5. It is in this context of listening to indigenous peoples that the Church has heard the importance of addressing the concept referred to as the “doctrine of discovery.” The legal concept of “discovery” was debated by colonial powers from the sixteenth century onward and found particular expression in the nineteenth century jurisprudence of courts in several countries, according to which the discovery of lands by settlers granted an exclusive right to extinguish, either by purchase or conquest, the title to or possession of those lands by indigenous peoples. Certain scholars have argued that the basis of the aforementioned “doctrine” is to be found in several papal documents, such as the Bulls Dum Diversas (1452), Romanus Pontifex (1455) and Inter Caetera (1493).
6. The “doctrine of discovery” is not part of the teaching of the Catholic Church. Historical research clearly demonstrates that the papal documents in question, written in a specific historical period and linked to political questions, have never been considered expressions of the Catholic faith. At the same time, the Church acknowledges that these papal bulls did not adequately reflect the equal dignity and rights of indigenous peoples. The Church is also aware that the contents of these documents were manipulated for political purposes by competing colonial powers in order to justify immoral acts against indigenous peoples that were carried out, at times, without opposition from ecclesiastical authorities. It is only just to recognize these errors, acknowledge the terrible effects of the assimilation policies and the pain experienced by indigenous peoples, and ask for pardon. Furthermore, Pope Francis has urged: “Never again can the Christian community allow itself to be infected by the idea that one culture is superior to others, or that it is legitimate to employ ways of coercing others.”
7. In no uncertain terms, the Church’s magisterium upholds the respect due to every human being. The Catholic Church therefore repudiates those concepts that fail to recognize the inherent human rights of indigenous peoples, including what has become known as the legal and political “doctrine of discovery”.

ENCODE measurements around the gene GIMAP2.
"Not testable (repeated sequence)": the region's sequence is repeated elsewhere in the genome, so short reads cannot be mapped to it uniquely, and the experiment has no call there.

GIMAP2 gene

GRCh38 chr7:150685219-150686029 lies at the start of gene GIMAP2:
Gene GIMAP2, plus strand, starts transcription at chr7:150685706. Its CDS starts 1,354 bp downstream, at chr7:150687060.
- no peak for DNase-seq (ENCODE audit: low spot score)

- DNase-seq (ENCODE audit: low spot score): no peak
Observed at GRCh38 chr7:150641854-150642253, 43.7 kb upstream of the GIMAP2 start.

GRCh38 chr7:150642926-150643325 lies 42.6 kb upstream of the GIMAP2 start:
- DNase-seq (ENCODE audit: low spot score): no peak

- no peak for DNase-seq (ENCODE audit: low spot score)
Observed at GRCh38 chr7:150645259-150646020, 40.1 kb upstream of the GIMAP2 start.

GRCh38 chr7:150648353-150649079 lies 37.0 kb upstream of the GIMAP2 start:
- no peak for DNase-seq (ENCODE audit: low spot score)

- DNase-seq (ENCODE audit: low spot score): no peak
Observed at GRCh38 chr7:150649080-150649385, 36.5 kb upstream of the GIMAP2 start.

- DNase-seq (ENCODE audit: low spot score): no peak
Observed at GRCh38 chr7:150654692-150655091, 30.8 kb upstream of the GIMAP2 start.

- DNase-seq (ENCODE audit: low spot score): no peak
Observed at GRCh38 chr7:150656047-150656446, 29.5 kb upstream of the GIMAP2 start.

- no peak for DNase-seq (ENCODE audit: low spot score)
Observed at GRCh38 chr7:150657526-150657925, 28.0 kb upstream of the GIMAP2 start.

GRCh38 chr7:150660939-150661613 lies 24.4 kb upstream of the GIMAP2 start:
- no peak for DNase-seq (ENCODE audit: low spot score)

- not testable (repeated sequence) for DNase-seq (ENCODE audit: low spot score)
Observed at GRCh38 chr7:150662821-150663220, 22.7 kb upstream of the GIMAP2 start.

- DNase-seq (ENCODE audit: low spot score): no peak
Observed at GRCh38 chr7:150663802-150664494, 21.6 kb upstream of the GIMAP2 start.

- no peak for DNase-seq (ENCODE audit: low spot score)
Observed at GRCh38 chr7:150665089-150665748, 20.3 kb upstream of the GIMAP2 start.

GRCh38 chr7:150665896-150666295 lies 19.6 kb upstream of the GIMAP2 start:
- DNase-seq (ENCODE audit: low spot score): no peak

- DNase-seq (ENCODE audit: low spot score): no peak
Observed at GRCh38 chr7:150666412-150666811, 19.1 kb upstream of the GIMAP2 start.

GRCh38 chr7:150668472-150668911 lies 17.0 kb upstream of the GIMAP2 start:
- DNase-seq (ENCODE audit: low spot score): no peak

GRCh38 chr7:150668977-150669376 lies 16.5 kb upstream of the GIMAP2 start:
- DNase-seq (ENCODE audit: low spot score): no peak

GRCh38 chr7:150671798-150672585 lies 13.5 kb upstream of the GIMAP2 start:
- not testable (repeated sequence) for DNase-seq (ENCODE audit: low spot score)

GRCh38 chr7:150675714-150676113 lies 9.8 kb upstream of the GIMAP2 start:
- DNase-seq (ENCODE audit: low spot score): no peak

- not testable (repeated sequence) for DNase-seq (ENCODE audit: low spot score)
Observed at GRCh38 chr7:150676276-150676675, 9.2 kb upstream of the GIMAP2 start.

8. Numerous and repeated statements by the Church and the Popes uphold the rights of indigenous peoples. For example, in the 1537 Bull Sublimis Deus, Pope Paul III wrote, “We define and declare [ ... ] that [, .. ] the said Indians and all other people who may later be discovered by Christians, are by no means to be deprived of their liberty or the possession of their property, even though they be outside the Christian faith; and that they may and should, freely and legitimately, enjoy their liberty and possession of their property; nor should they be in any way enslaved; should the contrary happen, it shall be null and have no effect”.
9. More recently, the Church’s solidarity with indigenous peoples has given rise to the Holy See’s strong support for the principles contained in the United Nations Declaration on the Rights of Indigenous Peoples. The implementation of those principles would improve the living conditions and help protect the rights of indigenous peoples as well as facilitate their development in a way that respects their identity, language and culture.